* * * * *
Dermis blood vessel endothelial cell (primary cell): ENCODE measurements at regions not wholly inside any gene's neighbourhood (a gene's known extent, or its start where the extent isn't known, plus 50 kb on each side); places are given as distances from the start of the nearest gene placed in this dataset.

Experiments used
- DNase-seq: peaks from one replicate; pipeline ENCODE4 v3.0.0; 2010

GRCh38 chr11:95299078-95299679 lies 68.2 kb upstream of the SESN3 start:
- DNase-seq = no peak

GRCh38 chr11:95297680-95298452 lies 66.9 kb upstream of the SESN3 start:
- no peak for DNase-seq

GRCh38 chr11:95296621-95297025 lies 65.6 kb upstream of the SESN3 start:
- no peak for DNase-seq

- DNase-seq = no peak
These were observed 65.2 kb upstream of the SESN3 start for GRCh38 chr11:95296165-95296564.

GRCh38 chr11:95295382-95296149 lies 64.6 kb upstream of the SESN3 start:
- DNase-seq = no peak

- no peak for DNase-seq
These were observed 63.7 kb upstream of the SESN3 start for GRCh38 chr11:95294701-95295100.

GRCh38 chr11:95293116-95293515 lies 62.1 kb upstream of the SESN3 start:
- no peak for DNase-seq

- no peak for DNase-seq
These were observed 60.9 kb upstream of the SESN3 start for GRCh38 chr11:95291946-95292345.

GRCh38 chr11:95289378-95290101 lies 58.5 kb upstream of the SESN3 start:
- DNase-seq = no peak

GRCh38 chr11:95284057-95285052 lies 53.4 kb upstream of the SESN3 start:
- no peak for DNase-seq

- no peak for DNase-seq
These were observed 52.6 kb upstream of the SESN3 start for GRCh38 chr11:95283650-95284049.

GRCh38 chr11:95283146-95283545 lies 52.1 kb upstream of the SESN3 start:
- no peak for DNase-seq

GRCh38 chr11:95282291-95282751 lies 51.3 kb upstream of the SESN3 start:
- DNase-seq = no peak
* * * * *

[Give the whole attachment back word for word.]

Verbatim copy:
Dermis blood vessel endothelial cell (primary cell): ENCODE measurements at regions not wholly inside any gene's neighbourhood (a gene's known extent, or its start where the extent isn't known, plus 50 kb on each side); places are given as distances from the start of the nearest gene placed in this dataset.

Experiments used
- DNase-seq: peaks from one replicate; pipeline ENCODE4 v3.0.0; 2010

GRCh38 chr11:95299078-95299679 lies 68.2 kb upstream of the SESN3 start:
- DNase-seq = no peak

GRCh38 chr11:95297680-95298452 lies 66.9 kb upstream of the SESN3 start:
- no peak for DNase-seq

GRCh38 chr11:95296621-95297025 lies 65.6 kb upstream of the SESN3 start:
- no peak for DNase-seq

- DNase-seq = no peak
These were observed 65.2 kb upstream of the SESN3 start for GRCh38 chr11:95296165-95296564.

GRCh38 chr11:95295382-95296149 lies 64.6 kb upstream of the SESN3 start:
- DNase-seq = no peak

- no peak for DNase-seq
These were observed 63.7 kb upstream of the SESN3 start for GRCh38 chr11:95294701-95295100.

GRCh38 chr11:95293116-95293515 lies 62.1 kb upstream of the SESN3 start:
- no peak for DNase-seq

- no peak for DNase-seq
These were observed 60.9 kb upstream of the SESN3 start for GRCh38 chr11:95291946-95292345.

GRCh38 chr11:95289378-95290101 lies 58.5 kb upstream of the SESN3 start:
- DNase-seq = no peak

GRCh38 chr11:95284057-95285052 lies 53.4 kb upstream of the SESN3 start:
- no peak for DNase-seq

- no peak for DNase-seq
These were observed 52.6 kb upstream of the SESN3 start for GRCh38 chr11:95283650-95284049.

GRCh38 chr11:95283146-95283545 lies 52.1 kb upstream of the SESN3 start:
- no peak for DNase-seq

GRCh38 chr11:95282291-95282751 lies 51.3 kb upstream of the SESN3 start:
- DNase-seq = no peak